Scancell's DNA melanoma vaccine poised for Phase II
Scancell, a U.K. spinout from the University of Nottingham, has completed recruitment for the Phase I trial of SCIB1, its therapeutic DNA vaccine for the treatment of melanoma. The company plans to begin a Phase II trial during April or May 2012 at the highest dose used in the Phase I study (4 mg). Results from the Phase II trial are expected by the end of 2013, according to MoneyWeek.
In the Phase I trial, which is still ongoing, the researchers are testing three dose levels of the vaccine in people with advanced (stage III/IV) melanoma in 5 centers in the U.K. in Nottingham, Manchester, Newcastle, Leeds and Southampton. All patients will get 5 doses of the vaccine and will be followed up for 6 months.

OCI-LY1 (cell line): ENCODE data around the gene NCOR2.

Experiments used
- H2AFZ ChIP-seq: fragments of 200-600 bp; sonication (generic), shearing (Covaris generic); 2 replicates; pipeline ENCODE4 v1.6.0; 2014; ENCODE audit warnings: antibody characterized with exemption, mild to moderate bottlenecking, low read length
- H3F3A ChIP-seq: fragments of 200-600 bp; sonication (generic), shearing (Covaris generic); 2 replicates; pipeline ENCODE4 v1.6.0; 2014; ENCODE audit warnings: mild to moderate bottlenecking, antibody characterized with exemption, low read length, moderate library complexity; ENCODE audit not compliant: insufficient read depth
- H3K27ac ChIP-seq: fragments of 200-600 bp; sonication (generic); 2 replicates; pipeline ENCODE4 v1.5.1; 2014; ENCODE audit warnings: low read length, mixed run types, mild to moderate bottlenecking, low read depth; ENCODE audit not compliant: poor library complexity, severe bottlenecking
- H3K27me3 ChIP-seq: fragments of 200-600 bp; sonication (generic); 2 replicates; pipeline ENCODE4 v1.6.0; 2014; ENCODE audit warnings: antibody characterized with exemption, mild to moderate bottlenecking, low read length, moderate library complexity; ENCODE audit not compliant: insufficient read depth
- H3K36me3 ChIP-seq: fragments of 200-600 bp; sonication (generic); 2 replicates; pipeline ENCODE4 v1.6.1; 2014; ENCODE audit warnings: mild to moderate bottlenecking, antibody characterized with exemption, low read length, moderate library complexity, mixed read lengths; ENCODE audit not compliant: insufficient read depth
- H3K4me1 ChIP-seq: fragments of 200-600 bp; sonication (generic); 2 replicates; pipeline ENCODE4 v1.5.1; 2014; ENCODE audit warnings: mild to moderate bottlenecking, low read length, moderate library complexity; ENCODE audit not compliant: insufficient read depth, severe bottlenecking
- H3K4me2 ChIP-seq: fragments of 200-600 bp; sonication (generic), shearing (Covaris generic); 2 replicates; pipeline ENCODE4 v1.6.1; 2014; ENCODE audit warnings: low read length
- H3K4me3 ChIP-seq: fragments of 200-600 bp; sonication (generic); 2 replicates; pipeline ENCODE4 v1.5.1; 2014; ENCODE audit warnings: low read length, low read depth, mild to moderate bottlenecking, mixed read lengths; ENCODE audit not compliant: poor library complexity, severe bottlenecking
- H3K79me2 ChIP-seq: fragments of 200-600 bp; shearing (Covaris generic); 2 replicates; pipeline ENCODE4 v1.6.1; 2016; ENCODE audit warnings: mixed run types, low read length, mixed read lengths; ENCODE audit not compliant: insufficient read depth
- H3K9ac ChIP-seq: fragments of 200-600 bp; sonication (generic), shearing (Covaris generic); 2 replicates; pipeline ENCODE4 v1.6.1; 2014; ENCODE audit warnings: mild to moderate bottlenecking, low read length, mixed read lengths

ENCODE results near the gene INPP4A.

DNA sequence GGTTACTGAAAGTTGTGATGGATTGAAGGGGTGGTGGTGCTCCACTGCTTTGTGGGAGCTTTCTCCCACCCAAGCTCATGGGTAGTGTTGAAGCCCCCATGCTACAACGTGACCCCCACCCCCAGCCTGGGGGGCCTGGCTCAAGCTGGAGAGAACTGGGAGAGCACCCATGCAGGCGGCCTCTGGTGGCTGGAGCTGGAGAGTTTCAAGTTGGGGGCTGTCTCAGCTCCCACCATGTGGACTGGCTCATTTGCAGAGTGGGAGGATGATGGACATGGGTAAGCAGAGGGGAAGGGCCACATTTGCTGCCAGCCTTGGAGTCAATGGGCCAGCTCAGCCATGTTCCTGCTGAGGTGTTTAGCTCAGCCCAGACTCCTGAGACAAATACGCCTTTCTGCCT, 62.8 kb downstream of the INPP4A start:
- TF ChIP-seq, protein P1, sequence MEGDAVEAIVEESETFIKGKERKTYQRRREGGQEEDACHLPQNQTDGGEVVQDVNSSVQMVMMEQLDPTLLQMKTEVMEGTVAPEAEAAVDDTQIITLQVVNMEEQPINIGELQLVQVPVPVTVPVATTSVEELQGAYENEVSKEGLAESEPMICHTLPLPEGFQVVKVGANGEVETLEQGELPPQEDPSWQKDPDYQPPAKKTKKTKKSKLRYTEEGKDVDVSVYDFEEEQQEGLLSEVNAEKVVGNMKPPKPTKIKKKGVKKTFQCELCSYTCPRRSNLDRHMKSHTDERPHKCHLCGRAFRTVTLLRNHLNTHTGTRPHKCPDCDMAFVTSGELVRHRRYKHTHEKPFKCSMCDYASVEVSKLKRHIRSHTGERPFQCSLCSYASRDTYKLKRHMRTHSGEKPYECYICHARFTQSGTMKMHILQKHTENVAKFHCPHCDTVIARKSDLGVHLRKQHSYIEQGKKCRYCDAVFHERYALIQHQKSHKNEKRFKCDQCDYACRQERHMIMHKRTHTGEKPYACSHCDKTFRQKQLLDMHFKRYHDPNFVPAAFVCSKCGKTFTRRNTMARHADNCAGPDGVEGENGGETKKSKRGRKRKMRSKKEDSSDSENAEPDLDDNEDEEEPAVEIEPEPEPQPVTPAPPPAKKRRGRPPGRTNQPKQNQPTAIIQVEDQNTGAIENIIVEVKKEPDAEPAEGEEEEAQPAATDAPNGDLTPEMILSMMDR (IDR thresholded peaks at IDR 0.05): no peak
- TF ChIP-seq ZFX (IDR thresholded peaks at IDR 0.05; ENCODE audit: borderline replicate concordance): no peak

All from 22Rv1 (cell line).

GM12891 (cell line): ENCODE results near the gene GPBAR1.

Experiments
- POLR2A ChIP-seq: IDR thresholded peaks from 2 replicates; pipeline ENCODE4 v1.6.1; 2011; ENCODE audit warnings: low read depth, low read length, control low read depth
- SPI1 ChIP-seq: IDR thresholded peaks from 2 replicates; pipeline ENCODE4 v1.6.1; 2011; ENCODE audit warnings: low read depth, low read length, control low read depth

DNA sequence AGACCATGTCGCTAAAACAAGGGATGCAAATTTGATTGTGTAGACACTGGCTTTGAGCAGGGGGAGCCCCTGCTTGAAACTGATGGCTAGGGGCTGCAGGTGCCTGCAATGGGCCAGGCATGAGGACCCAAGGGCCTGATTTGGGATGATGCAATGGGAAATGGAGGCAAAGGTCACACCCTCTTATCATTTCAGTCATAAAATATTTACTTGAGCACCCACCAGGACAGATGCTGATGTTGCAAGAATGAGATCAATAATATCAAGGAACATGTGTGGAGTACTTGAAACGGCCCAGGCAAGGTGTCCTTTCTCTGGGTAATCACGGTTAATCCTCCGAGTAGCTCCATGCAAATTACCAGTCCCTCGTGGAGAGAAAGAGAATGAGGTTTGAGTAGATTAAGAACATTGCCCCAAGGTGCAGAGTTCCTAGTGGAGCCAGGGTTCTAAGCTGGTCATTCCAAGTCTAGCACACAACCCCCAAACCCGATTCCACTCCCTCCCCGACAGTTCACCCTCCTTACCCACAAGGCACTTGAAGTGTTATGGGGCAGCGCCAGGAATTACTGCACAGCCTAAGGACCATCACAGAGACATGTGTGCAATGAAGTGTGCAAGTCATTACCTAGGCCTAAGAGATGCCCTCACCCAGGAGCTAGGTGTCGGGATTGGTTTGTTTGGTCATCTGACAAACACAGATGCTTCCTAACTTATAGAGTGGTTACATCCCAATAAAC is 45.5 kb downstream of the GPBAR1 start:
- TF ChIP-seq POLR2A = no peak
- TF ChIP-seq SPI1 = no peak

SCIB1 uses Scancell's ImmunoBody technology. The vaccine is made up of plasmid DNA (a small circular stretch of DNA) that codes for an antibody that includes an antigen found on melanoma cells (tyrosinase-related protein 2 [TRP2]) and two molecules that will help trigger an immune response. The vaccine is dosed into the muscle using an electroporation device. This is called the TriGrid Delivery System (IM-TDS) and uses an electrical pulse to get the DNA into the body.
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